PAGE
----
Choke Point: China is an on-going Circle of Blue-China Environment Forum series. Through frontline reporting, the project finds new and powerful evidence of a ruinous confrontation between water, food, and energy that is visible across China and is virtually certain to grow more dire over the next decade.  Choke Point: China is part of Global Choke Point, which is uncovering new data and strategic narratives about water, food, and energy in the world's most vulnerable regions.

To begin mapping out solutions to China’s pressing water-energy confrontations, the China Environment Forum is creating a China Water-Energy Team made up of U.S. and Chinese experts in journalism, science, civil society and policy. Check back with the China Environment Forum for updates on the progress of the China Water-Energy Team.

XINCHANGZHEN, China — Liu Zhongqi’s mud-and-brick home sits in a cluster of hillside houses in the village of Lao Chang, a serene half-circle of settlement on the west side of this misty Sichuan Province valley.

A few steps away is a flooded paddy, about half the size of an American front lawn, where Liu raises rice. Next to that is a slightly larger and deeper pond where he produces fish. And just beyond Liu’s fishpond is something very new here and potentially momentous: Wei-201H3, one of China’s first horizontally drilled and hydro-fracked deep shale natural gas wells.

The completion of Wei-201H3 in January 2012 — and the earlier development of two other deep shale wells, drilled within a half-kilometer of Liu’s home — introduced more than the sounds of diesel engines and other industrial dissonance to Lao Chang. The new wells, residents told Circle of Blue, have wrecked the pastoral iconography of this valley, a place where repetition and water weave together a centuries-old rural mosaic of green fields and dark ponds.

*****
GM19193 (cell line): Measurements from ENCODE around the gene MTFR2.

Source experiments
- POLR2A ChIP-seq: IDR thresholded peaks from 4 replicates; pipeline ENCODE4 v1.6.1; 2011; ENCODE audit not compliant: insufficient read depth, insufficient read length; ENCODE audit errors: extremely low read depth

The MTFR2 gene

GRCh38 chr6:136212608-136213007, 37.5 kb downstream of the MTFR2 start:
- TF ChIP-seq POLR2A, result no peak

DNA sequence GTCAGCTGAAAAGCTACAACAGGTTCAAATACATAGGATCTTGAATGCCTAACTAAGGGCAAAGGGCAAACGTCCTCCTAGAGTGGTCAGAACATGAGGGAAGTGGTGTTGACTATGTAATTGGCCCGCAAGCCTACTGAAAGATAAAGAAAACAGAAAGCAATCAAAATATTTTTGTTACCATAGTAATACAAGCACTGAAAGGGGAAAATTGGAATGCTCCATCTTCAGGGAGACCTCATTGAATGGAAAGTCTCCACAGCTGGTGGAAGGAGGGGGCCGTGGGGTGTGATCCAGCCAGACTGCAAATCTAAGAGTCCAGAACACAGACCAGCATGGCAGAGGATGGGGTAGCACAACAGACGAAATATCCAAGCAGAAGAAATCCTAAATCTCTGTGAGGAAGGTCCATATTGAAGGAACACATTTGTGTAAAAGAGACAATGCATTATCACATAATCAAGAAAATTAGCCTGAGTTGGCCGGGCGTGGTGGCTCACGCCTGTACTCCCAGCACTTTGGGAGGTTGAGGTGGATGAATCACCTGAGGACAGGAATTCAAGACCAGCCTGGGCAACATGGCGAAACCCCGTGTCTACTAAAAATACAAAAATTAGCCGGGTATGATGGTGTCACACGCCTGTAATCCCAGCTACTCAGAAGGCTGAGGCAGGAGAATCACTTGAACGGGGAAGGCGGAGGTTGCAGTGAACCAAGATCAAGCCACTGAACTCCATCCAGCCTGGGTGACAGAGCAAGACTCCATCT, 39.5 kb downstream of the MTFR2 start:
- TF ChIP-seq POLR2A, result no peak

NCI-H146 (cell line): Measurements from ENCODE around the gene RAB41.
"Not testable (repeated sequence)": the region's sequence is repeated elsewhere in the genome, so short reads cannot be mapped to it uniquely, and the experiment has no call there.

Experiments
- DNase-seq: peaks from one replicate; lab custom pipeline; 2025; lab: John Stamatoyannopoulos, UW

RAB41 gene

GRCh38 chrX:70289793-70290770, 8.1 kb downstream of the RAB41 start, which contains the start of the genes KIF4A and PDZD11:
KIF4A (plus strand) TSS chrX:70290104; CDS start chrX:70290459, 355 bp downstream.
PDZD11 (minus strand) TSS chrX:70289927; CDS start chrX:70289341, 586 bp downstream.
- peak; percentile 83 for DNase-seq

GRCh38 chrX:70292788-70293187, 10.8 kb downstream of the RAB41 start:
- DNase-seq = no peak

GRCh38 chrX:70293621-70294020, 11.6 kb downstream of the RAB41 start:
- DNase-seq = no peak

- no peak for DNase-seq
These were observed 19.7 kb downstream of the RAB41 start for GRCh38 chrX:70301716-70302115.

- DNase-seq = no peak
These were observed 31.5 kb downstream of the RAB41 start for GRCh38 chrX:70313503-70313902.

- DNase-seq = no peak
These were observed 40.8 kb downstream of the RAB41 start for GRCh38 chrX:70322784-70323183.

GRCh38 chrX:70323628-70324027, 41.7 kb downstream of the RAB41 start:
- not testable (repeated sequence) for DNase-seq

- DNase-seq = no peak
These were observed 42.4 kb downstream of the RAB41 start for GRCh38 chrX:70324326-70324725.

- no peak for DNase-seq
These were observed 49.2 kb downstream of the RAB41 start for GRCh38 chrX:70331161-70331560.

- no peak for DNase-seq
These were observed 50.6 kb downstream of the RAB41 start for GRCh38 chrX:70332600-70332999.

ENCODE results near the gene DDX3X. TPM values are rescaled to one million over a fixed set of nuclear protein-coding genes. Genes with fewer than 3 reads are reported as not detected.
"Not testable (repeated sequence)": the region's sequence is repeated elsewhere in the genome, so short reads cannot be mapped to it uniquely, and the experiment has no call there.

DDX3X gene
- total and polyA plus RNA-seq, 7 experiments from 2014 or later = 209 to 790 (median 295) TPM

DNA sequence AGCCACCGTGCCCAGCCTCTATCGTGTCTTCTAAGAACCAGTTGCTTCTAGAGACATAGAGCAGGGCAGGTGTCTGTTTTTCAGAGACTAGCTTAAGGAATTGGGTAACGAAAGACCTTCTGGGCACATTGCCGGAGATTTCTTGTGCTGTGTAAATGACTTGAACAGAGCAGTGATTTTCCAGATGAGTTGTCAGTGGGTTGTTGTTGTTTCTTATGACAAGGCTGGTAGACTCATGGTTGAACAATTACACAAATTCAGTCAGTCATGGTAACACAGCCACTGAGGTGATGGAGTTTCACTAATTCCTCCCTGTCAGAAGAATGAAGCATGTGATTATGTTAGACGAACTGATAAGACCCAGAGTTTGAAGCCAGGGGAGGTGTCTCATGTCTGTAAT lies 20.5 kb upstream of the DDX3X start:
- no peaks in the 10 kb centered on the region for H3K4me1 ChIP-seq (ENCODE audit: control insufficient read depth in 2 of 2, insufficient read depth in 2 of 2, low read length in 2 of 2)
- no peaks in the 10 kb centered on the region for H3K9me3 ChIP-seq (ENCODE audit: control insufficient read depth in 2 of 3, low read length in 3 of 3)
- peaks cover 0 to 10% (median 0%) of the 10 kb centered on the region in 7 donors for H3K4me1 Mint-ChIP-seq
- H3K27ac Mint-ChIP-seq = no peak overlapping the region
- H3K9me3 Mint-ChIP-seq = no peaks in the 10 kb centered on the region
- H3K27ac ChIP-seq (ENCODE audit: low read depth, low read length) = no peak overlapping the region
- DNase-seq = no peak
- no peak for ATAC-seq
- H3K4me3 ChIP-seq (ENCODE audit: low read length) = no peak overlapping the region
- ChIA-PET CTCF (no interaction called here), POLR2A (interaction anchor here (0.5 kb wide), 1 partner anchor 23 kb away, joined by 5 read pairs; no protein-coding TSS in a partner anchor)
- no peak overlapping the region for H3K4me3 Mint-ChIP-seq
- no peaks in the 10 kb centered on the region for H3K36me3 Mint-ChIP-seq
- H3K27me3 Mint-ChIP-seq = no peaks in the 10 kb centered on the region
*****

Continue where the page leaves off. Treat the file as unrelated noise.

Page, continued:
“They came here one day,” Liu said. “It’s been hard. Very hard.”

China’s nascent shale gas industry began in November 2009, when U.S. President Barack Obama and Chinese President Hu Jintao signed a bilateral agreement to deploy U.S. expertise to develop China’s deep shale gas reserves and direct Chinese capital to finance the much more mature American shale gas sector.*

The bilateral pact – formalized in a Beijing ceremony that attracted global media attention – also spurred Chinese and Western energy companies to develop partnerships and dispatch crews and rigs to drill experimental deep shale natural gas wells like Wei-201H3 in this bucolic and densely populated Sichuan valley.

The goal here in Sichuan — and in half a dozen other energy-rich Chinese provinces — is two-fold:

  1. Reach a national production target of 6.5 billion cubic meters (229 billion cubic feet) of shale gas by 2015; only 60 to 90 deep shale wells have been drilled to date nationally.
  2. Duplicate the American shale gas boom.

“We’re just starting to understand what we need to develop shale gas,” said Zhang Mi, chairman and president of the Hong Hua Group, a manufacturer of drilling rigs based in Chengdu, a city of 14 million residents about 140 kilometers (90 miles) north of Lao Chang. “Exploration is in the experimental stage. From my perspective, Sichuan is China’s Texas for shale gas development.”

But many of Sichuan’s field engineers, analysts, industry executives, and resource managers say there is convincing evidence that China’s shale gas industry is developing at a much slower rate than either Chinese or American leadership had anticipated — in other words, it is hard to see how China expects to even come close to meeting its 2015 production goal. China’s shale gas sector is buffeted by uncertainty about the quality of its shale reserves, concerns about scarce freshwater supplies, competition from other energy sources, the potential safety threats posed by a byproduct poison gas, and emerging civic distrust.

As a result, shale gas development has yet to move any faster than a very slow crawl.

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